Top oil producer distances itself from petrodollar hegemony.
Saudi Arabia is considering selling some of its oil to China in yuan rather than dollars, people familiar with the matter told the Wall Street Journal on Tuesday, citing “active talks” between Riyadh and Beijing. Such a move could further marginalize the petrodollar paradigm that has controlled the global financial system for over half a century, placing the dollar’s status as the international reserve currency at risk.
China buys over a quarter of the oil exported by Saudi Arabia, meaning that denominating those deals in yuan would significantly boost the international profile of the Chinese currency. Currently, 80% of global oil sales are transacted in dollars, with the Saudis trading exclusively in the US currency since 1974 – when Washington offered Riyadh security guarantees in exchange for its loyalty to the petrodollar system.
While China and Saudi Arabia have been discussing pricing oil deals in yuan for six years, those talks have recently increased in urgency due to Saudi dissatisfaction with the policies of the US government. From Washington’s growing efforts to distance itself from the Saudi-led war in Yemen, which has plunged what was already the poorest nation in the Middle East into a drastic humanitarian catastrophe, to its condemnation of Crown Prince Mohammed bin Salman (MBS) over the grisly murder of journalist Jamal Khashoggi, Riyadh is upset over what it feels is the duty of the US to live up to its security commitments to the Kingdom, WSJ reported.
US President Joe Biden didn’t help matters by declaring during his 2020 campaign that MBS should be considered a “pariah” for his alleged role in Khashoggi’s killing, an accusation the Crown Prince has said not only violated his human rights but hurt his feelings.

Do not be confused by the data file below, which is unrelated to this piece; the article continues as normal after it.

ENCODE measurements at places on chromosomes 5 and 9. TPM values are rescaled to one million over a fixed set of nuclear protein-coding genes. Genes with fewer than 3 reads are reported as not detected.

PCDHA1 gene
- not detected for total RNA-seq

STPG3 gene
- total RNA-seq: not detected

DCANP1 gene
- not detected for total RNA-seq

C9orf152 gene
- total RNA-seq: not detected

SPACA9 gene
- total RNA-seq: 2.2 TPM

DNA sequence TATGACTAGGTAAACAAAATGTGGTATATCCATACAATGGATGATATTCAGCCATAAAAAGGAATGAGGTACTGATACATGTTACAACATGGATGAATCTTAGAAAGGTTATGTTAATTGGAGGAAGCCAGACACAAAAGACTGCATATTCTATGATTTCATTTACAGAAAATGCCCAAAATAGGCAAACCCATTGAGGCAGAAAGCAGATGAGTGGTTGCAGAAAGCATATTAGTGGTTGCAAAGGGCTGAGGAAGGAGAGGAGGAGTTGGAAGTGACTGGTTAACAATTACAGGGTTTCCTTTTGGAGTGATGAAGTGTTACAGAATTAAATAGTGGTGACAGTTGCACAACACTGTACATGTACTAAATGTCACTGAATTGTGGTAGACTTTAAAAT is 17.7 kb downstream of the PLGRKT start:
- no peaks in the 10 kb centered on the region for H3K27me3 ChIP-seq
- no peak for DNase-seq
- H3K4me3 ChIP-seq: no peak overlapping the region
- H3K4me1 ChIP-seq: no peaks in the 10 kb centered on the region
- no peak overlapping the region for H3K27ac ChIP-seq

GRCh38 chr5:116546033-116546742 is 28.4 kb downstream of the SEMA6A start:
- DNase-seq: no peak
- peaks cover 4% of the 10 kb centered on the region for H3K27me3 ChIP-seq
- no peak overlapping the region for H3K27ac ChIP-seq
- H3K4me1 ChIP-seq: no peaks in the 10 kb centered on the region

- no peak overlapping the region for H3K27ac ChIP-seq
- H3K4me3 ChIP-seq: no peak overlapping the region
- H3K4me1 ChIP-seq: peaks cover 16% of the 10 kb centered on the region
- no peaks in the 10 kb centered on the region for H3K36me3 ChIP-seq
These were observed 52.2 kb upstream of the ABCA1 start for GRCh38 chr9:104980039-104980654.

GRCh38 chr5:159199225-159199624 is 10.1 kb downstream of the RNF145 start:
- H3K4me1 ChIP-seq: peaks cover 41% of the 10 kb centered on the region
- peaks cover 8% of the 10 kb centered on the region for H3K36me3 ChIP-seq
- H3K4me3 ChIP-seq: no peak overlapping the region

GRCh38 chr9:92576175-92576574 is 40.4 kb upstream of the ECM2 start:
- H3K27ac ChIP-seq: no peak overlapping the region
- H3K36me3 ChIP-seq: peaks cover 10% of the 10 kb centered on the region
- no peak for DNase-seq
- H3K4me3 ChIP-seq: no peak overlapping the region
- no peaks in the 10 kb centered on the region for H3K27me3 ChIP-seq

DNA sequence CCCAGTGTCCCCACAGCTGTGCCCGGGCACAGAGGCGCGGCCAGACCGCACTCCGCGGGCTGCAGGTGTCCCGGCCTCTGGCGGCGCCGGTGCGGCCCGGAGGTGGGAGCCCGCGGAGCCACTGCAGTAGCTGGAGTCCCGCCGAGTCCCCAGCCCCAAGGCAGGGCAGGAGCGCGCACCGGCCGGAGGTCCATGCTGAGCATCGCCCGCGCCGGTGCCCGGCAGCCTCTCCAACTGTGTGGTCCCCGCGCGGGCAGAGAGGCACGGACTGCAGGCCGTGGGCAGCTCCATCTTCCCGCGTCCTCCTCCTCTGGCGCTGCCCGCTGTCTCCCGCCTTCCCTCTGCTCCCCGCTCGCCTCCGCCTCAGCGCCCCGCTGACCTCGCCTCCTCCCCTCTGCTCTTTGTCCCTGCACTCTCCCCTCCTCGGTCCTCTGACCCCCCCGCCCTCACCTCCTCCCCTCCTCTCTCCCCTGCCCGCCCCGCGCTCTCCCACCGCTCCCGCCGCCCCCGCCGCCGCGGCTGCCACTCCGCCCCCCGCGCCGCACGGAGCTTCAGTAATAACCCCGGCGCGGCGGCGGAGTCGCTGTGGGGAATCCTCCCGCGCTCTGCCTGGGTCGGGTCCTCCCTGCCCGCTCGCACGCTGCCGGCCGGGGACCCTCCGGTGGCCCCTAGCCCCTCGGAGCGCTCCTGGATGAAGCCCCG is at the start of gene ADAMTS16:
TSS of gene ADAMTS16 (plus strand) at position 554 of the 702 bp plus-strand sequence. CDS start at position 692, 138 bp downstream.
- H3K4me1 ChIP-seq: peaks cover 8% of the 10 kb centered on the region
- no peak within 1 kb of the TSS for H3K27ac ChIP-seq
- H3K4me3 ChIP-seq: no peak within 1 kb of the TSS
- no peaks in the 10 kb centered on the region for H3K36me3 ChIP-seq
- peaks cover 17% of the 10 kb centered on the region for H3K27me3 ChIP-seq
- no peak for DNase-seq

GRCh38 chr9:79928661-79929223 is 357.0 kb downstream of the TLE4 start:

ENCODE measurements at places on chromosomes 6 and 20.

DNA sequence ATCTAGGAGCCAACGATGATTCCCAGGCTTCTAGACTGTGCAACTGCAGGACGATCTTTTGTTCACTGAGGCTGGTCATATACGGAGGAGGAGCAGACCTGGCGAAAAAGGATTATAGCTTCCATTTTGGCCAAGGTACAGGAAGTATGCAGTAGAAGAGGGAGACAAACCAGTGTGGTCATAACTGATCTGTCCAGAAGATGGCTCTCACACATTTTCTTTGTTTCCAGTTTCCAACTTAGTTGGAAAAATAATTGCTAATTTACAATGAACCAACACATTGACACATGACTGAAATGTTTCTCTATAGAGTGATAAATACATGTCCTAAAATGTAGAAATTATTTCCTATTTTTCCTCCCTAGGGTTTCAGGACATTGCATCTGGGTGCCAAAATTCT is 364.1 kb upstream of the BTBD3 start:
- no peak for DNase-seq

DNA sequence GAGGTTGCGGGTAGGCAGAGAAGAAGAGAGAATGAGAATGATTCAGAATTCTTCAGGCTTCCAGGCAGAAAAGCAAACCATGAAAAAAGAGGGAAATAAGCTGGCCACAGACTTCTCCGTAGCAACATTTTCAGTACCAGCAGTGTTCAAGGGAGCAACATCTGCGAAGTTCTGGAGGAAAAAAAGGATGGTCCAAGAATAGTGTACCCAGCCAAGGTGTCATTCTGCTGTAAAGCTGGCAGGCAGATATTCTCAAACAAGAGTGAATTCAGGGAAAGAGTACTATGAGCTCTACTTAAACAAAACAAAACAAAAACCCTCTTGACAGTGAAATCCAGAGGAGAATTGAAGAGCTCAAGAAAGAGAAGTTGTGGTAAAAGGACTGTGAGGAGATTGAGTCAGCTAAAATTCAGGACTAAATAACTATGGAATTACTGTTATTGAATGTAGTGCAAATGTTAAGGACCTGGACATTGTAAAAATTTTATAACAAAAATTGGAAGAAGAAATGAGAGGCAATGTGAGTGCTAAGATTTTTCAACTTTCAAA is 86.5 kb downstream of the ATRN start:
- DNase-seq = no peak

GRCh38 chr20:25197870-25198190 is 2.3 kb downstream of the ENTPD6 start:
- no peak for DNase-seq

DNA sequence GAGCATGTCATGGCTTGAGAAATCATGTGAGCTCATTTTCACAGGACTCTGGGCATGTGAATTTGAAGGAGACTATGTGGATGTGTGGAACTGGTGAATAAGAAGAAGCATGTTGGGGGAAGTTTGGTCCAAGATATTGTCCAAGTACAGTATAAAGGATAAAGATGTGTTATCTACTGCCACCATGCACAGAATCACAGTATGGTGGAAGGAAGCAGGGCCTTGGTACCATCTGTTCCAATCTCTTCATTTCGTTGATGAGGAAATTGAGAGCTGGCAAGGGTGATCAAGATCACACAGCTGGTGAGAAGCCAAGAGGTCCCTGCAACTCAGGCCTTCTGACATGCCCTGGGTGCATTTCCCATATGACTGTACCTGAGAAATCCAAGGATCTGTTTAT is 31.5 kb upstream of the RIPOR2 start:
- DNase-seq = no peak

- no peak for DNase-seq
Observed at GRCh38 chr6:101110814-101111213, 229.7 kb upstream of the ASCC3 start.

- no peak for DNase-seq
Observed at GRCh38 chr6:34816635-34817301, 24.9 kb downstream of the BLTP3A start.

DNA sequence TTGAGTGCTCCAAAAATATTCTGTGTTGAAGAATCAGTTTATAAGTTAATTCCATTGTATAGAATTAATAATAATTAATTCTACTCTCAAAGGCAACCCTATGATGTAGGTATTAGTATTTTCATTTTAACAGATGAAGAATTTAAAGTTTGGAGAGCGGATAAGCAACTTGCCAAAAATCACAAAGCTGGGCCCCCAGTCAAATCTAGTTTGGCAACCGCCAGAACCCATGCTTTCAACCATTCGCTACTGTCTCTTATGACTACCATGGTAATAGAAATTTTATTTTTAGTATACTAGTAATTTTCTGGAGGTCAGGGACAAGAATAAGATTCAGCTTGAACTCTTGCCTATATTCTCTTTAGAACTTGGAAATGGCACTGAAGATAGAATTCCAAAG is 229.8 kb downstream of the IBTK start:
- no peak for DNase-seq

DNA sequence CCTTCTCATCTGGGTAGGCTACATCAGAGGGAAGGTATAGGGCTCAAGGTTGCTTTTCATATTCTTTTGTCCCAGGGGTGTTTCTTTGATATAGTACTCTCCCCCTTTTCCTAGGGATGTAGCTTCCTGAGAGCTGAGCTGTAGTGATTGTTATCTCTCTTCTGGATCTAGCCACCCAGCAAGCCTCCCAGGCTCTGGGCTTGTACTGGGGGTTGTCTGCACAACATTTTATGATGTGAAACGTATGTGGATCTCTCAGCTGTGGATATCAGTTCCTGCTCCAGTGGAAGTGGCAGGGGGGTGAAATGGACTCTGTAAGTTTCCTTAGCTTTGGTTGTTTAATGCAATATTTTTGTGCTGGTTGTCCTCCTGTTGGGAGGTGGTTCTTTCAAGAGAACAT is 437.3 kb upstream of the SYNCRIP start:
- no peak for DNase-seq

The hurt feelings of a Saudi prince are nothing to snicker at, as MBS reportedly refused to take Biden’s calls earlier this month as the American leader hunted around for a cheaper source of oil and gas as prices at the pump soared to near-record highs stateside amid the conflict in Ukraine.
Indeed, the US’ history of grandstanding animosity toward many of the top oil-producing states – from Venezuela to Iran to Russia – has left it with little space to maneuver as commodity prices and inflation continue climbing with no end in sight. Biden is reportedly planning a trip to Saudi Arabia later this spring in an effort to mend relations, though some at home might question Washington’s criticism of Russia’s human rights record while Riyadh beheaded a record-setting 81 prisoners in a single day over the weekend.
The western economy’s moves to shut Russia out of the global financial system have countries like China, already on several sanctions blacklists, hunting around to ensure what happened to Russia cannot happen to them. Should the Saudis begin successfully selling their oil to China in dollars, the move could be emulated by China’s other major fuel suppliers – Angola and Iraq, as well as Russia.
Attempting to sell oil in non-dollar currencies used to be a bad omen for a nation – Iraq, Libya, Syria, and Iran have all made moves away from the dollar, only to be strictly punished for their independence by the US military. But with Washington’s military failure in Afghanistan, as well as its current domestic troubles, other nations may have concluded that it is no longer the kind of power it once seemed to be.